It’s undeniable that Wonder Woman (2017) smashed both the box office and the glass ceiling last year, cementing itself as the highest-grossing DCEU film in the US and Canada and the highest-grossing superhero comic book adaptation directed by a woman, among many other accolades. With Patty Jenkins and Gal Gadot at the helm off and on-camera respectively, the film presents us with a protagonist who is not only a woman, a feat that is somewhat lacking in the current superhero film mainstream, but who also engages with and counterbalances the numerous stereotypes that women characters are often forced to manifest in male-led productions. Diana is graceful but strong, she is emotionally-driven but highly intelligent, and she is beautiful but not sexualised. Naturally, when we look to films such as Wonder Woman for a positive representation of women we focus on the protagonist – the hero whose image is universally recognisable and whose story inspires us.
But what happens when we are also confronted with a woman antagonist?
Wonder Woman is fascinating in the sense that it presents a woman antagonist, Isabel Maru aka Dr. Poison (played by Elena Anaya), who is so different from the protagonist, but who is saved regardless. Dr. Poison is a rather vulnerable and lonely character who is ultimately a “victim” of Ares’ manipulations and of her own personal pain, the latter of which Anaya believes to be the reason why Maru became the person she did. She’s not classically beautiful like Diana, and she hides both her scar and her past behind a mask so as not to draw attention to herself. In other words, she represents the troubled side of women, the mental scarring that is carried around by many but recognised by few. Granted, a mustard-gas-creating war chemist isn’t exactly a positive representation of women from an ethical standpoint, but to me it seems worthwhile to explore how we see ourselves, meaning our entire selves, in protagonists and antagonists alike.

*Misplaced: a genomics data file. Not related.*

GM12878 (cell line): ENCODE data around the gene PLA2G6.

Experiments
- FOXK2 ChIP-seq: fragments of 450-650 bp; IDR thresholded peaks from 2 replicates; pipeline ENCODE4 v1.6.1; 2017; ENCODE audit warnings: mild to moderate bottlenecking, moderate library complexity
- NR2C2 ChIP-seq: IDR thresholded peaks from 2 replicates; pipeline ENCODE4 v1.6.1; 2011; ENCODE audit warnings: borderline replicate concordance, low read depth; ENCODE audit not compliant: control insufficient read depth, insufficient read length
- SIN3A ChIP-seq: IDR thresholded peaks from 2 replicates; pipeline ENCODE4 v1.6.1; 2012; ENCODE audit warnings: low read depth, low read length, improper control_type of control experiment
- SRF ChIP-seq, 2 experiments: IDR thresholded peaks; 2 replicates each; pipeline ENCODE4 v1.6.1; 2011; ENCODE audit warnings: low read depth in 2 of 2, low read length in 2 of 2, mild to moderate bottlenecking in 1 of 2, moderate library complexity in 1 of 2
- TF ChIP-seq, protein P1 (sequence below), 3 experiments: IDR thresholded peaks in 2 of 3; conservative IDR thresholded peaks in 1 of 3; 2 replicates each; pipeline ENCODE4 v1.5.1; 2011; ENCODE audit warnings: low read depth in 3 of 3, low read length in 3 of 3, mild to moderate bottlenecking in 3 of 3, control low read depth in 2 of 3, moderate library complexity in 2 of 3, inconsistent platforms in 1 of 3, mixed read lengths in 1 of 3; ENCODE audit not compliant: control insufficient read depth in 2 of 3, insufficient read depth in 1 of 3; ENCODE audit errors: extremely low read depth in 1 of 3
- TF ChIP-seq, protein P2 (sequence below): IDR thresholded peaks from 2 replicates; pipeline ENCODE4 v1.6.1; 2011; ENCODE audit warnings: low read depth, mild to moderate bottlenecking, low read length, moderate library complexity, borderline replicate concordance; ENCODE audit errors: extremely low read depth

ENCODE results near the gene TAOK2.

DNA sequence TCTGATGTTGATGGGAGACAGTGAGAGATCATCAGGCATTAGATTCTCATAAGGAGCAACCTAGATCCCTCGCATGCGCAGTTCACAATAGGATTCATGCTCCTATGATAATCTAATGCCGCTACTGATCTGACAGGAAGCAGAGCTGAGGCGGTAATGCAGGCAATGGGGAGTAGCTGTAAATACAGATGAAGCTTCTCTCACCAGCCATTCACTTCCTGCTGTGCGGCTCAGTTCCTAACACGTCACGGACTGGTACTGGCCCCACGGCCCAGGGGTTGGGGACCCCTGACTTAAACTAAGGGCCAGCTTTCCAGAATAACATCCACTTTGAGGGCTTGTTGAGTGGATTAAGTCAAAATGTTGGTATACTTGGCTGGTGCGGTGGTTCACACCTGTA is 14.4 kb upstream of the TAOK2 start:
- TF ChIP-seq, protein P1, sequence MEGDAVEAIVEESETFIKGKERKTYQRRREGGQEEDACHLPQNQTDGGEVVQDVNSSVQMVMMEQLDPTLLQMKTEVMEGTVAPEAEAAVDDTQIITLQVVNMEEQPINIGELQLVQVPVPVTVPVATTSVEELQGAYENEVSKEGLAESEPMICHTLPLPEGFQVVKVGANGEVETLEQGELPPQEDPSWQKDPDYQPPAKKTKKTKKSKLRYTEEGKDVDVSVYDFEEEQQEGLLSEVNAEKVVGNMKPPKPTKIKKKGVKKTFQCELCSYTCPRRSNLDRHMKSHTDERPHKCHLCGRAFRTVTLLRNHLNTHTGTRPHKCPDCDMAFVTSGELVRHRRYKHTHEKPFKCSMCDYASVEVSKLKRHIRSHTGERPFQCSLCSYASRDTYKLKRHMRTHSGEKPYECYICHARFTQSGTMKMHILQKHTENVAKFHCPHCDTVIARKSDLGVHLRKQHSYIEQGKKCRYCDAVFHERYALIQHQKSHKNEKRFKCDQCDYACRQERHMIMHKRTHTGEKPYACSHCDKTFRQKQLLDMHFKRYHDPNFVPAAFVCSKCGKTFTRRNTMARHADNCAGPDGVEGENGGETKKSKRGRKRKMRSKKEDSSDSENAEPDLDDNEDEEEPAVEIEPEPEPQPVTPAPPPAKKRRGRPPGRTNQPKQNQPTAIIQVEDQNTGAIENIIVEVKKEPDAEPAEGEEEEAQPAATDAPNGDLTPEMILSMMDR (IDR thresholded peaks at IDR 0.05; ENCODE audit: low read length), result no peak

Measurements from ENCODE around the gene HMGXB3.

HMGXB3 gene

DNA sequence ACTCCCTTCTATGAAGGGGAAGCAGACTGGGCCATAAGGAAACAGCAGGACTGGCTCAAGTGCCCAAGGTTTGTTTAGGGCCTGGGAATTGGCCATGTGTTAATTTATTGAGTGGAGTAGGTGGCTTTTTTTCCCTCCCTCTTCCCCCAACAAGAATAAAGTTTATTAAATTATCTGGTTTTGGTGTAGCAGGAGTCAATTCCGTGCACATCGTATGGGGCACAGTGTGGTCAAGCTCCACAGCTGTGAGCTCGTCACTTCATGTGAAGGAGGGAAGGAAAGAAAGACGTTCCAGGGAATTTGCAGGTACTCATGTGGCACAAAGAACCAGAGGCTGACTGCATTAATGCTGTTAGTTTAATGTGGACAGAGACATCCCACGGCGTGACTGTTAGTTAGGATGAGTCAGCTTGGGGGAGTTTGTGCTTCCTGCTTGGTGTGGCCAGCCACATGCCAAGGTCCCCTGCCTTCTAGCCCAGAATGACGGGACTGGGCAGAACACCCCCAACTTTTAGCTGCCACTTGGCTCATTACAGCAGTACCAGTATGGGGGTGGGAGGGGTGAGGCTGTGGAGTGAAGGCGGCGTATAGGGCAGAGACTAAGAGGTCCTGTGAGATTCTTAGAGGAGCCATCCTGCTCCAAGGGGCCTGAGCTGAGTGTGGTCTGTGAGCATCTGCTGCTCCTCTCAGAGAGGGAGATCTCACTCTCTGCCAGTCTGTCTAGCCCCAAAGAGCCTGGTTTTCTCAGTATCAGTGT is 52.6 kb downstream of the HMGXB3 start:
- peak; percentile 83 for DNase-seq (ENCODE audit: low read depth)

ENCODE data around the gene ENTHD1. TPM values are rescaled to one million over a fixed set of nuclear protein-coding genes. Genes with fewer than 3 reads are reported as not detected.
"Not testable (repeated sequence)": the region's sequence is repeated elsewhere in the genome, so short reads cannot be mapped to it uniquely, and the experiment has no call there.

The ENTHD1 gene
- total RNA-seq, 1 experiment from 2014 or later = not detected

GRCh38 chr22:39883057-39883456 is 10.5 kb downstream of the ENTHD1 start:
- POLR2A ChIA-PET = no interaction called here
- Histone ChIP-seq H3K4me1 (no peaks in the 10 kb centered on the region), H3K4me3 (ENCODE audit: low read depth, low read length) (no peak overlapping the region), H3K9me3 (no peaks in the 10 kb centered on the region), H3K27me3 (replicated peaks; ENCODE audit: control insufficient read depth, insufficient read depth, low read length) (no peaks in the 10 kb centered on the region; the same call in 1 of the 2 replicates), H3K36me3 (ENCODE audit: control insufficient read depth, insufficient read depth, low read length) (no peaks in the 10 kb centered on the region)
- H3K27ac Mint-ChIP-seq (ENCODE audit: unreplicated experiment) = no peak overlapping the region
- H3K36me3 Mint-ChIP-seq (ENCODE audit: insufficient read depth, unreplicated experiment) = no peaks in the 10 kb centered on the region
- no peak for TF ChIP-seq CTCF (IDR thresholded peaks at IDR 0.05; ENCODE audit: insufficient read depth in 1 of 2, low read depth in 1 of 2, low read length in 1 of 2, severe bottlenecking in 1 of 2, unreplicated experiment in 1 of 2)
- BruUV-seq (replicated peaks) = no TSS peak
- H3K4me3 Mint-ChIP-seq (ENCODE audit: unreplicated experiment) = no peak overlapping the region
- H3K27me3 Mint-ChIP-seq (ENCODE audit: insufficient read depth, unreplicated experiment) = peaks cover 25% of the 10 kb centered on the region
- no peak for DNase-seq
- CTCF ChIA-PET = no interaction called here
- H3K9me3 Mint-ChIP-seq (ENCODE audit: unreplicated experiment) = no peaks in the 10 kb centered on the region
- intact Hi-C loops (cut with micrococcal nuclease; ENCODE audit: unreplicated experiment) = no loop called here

Although its representation of women didn’t quite make waves like Wonder Woman, Thor: Ragnarok (2017) also raises potential issues about the way we see women heroes and villains in superhero films. While the no-nonsense, kickass warrior Valkyrie rightly holds her own as the film’s only woman hero, Hela is abandoned to the same deadly fate that plagues most antagonists. Of course, because the film follows the “good versus evil” narrative and doesn’t particularly enrich its antagonist with much complexity, we don’t really bat an eyelid at her death.
But should we?
After all, Hela’s story is one of mistreatment at the hands of her father Odin, who imprisoned her and effectively erased her entire existence. Although she’s not much of a developed character in terms of emotion, she does present qualities such as strength and confidence in spite of her suffering, and it cannot be denied that watching her break Mjölnir with her bare hands is jaw-droppingly riveting. Again, like with Dr. Poison, it would be ethically questionable to claim that Hela is a positive representation of women, due to her penchant for inflicting pain on others. However, her presence in the film does help to cement women as an indispensable part of the superhero genre, which, unlike in Wonder Woman, is then unfortunately contradicted by her death.
It’s not always easy to relate to them, but it’s important to take women antagonists into consideration when looking at how a film represents women. They may just possess certain qualities that reflect our own strengths or flaws in a way that differs from that of a protagonist, but which is just as valid.
by Holly Weaver
Holly Weaver is currently studying French and Spanish at the University of Leeds, and has spent her year abroad studying film in Montréal. An old soul, she is enraptured by pre-1960s cinema and some of her favourite films include Singin’ in the Rain, City Lights and The Crime of Monsieur Lange. Her life ambition is to dress like Phillip “Duckie” Dale from Pretty in Pink, her one true style icon. You can find her tweeting and letterboxd’ing at @drivermiller.
Categories: Anything and Everything